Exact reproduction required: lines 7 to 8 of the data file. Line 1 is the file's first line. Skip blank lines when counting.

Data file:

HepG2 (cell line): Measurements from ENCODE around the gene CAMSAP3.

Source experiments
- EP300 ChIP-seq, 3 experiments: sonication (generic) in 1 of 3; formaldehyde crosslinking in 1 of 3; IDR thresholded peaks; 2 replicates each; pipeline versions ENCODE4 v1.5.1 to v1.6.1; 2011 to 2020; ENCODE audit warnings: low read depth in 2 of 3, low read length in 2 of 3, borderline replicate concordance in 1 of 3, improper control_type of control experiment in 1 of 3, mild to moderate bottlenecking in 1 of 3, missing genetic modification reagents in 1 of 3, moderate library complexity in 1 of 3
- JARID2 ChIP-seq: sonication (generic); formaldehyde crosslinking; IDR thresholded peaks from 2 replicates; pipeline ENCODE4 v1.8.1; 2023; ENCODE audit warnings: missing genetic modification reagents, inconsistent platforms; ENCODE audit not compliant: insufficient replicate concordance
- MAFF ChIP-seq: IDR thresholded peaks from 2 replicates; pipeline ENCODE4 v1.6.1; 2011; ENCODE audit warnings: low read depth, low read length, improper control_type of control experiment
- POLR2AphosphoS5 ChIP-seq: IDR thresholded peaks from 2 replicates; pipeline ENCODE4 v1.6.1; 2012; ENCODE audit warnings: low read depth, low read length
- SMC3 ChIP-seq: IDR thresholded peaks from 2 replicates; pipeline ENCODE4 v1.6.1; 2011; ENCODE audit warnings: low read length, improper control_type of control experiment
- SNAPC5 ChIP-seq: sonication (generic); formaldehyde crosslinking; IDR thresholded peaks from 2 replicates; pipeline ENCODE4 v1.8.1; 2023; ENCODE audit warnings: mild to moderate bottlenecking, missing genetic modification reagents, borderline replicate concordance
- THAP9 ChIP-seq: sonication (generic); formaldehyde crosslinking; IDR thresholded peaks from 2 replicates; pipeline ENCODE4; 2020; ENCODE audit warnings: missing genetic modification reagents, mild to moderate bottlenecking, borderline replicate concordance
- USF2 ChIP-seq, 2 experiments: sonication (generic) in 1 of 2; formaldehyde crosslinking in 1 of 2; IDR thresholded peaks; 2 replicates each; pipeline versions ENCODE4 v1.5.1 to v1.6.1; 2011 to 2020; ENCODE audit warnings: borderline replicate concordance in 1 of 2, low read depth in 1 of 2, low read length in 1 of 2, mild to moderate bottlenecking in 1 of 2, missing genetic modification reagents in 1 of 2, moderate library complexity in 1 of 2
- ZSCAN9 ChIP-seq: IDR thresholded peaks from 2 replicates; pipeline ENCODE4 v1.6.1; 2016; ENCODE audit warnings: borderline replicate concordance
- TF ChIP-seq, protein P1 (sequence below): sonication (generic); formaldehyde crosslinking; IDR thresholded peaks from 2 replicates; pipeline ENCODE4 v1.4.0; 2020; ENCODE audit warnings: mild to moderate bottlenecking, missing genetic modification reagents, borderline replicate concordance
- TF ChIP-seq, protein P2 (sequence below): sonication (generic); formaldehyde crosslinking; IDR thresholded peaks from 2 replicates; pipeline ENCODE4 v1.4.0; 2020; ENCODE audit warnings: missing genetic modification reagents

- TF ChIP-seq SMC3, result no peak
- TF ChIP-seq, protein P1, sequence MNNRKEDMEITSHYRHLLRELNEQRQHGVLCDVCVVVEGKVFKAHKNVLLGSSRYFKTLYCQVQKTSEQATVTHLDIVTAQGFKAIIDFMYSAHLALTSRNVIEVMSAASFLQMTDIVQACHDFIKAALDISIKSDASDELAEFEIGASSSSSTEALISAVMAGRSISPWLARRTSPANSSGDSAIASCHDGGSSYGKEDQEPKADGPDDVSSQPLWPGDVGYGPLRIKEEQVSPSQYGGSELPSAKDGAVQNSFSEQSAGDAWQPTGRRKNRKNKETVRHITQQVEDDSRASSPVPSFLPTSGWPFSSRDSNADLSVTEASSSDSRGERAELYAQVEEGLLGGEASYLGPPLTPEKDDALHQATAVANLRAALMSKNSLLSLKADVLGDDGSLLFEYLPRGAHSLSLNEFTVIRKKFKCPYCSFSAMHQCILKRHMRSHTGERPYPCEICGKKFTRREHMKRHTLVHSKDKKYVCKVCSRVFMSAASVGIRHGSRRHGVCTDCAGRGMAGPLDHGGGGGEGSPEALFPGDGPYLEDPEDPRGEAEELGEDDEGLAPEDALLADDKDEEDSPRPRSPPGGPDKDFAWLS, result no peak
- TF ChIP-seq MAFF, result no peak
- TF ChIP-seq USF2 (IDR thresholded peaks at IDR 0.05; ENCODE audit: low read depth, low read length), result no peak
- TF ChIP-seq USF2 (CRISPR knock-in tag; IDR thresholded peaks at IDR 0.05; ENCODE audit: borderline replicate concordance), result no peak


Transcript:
- SMC3 ChIP-seq: IDR thresholded peaks from 2 replicates; pipeline ENCODE4 v1.6.1; 2011; ENCODE audit warnings: low read length, improper control_type of control experiment
- SNAPC5 ChIP-seq: sonication (generic); formaldehyde crosslinking; IDR thresholded peaks from 2 replicates; pipeline ENCODE4 v1.8.1; 2023; ENCODE audit warnings: mild to moderate bottlenecking, missing genetic modification reagents, borderline replicate concordance